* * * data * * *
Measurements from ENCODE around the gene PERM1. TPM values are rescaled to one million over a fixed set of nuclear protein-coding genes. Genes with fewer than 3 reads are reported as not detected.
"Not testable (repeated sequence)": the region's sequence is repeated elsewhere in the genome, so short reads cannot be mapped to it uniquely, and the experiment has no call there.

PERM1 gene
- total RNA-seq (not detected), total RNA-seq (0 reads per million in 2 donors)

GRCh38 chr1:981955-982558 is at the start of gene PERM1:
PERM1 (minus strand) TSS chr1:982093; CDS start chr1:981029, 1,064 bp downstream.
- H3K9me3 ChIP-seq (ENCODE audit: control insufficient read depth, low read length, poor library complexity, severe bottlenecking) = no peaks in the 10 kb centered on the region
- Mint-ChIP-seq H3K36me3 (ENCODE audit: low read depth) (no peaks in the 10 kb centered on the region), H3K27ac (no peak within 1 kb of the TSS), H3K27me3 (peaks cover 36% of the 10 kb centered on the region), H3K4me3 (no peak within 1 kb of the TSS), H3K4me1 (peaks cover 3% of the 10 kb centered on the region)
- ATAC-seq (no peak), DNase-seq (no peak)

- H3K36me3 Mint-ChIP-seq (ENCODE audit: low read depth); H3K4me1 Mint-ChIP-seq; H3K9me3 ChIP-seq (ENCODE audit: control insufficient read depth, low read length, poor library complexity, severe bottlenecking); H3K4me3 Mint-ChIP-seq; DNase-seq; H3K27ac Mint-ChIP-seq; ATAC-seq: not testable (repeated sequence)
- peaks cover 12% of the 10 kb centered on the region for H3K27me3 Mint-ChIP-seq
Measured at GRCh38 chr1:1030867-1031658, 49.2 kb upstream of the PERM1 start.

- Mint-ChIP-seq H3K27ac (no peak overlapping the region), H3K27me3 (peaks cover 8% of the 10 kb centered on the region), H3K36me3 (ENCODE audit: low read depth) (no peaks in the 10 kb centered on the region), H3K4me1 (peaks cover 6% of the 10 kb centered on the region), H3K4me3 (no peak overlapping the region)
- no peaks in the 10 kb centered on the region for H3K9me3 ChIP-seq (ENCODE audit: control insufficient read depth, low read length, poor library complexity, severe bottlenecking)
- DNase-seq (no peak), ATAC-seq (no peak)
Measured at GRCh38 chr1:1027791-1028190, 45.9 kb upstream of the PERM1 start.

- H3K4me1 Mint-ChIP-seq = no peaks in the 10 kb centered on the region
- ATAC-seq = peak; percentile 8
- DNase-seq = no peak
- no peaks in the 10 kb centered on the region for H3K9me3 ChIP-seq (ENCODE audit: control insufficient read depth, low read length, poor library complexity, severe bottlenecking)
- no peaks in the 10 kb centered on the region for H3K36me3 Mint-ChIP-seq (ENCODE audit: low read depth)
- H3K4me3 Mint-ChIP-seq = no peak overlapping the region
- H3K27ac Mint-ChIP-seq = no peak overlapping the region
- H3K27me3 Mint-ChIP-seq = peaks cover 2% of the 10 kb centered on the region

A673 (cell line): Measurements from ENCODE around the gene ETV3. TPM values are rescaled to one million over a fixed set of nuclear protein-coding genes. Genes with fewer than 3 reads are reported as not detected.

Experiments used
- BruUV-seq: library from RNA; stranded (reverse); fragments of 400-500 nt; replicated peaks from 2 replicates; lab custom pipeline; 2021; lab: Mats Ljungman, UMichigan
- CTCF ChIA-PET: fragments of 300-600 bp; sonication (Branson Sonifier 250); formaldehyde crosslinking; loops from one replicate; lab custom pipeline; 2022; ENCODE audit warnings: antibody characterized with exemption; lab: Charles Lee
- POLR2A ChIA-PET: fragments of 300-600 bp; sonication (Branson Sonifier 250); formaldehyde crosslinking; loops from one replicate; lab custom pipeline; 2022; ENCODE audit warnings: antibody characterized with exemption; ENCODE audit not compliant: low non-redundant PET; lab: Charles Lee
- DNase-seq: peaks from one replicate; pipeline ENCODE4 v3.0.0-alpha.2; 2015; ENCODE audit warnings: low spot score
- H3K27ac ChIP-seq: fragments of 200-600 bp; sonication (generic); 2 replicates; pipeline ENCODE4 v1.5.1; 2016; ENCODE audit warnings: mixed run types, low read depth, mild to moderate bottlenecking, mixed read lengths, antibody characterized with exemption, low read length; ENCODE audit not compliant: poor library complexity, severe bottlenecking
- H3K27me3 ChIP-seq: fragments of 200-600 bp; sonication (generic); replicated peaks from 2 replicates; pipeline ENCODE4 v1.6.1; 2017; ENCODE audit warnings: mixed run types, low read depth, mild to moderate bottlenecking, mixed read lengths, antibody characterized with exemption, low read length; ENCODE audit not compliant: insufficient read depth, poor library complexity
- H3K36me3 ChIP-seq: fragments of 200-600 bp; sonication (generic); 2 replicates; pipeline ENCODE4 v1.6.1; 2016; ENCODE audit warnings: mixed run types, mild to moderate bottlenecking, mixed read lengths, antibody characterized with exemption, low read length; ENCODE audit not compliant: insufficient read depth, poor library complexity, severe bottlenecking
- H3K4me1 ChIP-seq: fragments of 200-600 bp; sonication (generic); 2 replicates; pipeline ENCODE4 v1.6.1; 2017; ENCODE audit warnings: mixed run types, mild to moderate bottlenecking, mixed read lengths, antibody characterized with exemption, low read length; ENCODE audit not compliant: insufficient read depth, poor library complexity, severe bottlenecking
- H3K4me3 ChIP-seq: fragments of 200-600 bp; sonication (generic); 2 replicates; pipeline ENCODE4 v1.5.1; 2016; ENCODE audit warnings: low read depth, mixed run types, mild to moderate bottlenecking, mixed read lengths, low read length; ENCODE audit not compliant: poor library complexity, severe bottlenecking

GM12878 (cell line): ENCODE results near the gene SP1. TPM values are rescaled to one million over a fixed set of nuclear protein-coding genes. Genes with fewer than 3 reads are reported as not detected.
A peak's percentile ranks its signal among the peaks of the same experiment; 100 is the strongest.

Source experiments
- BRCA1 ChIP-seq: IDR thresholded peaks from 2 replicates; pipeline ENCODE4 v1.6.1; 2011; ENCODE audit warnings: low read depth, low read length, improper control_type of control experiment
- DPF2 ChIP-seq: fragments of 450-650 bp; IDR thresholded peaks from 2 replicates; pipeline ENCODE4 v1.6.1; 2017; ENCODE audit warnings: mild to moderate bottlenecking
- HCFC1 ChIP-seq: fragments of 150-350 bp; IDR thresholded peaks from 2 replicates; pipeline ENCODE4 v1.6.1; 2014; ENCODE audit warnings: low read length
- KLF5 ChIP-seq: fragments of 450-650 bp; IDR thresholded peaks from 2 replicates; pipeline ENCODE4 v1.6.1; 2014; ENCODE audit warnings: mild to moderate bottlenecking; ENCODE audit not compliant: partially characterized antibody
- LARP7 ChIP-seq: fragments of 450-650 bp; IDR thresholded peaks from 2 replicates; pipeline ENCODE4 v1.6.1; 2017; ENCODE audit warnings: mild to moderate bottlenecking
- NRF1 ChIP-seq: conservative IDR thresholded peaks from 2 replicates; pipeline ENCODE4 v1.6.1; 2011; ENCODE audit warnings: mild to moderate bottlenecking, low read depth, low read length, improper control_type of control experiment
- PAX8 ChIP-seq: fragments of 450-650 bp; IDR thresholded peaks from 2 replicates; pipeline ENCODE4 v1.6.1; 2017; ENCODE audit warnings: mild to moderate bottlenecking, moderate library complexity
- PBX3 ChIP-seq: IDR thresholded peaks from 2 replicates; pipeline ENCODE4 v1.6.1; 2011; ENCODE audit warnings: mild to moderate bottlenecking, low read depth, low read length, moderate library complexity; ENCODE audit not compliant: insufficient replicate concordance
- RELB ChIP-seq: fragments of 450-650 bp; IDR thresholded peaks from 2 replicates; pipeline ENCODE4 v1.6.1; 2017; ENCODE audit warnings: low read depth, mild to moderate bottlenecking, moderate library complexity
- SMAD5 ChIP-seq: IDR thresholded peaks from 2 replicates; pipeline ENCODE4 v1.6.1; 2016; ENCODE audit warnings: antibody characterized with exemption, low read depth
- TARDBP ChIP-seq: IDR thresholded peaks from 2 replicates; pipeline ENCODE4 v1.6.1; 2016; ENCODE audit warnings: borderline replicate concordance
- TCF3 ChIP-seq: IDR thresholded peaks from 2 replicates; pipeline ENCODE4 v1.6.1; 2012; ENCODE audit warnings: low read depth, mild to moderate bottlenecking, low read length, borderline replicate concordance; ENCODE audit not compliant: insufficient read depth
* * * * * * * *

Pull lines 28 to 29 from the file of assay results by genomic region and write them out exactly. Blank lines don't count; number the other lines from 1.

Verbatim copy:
- CTCF ChIA-PET: fragments of 300-600 bp; sonication (Branson Sonifier 250); formaldehyde crosslinking; loops from one replicate; lab custom pipeline; 2022; ENCODE audit warnings: antibody characterized with exemption; lab: Charles Lee
- POLR2A ChIA-PET: fragments of 300-600 bp; sonication (Branson Sonifier 250); formaldehyde crosslinking; loops from one replicate; lab custom pipeline; 2022; ENCODE audit warnings: antibody characterized with exemption; ENCODE audit not compliant: low non-redundant PET; lab: Charles Lee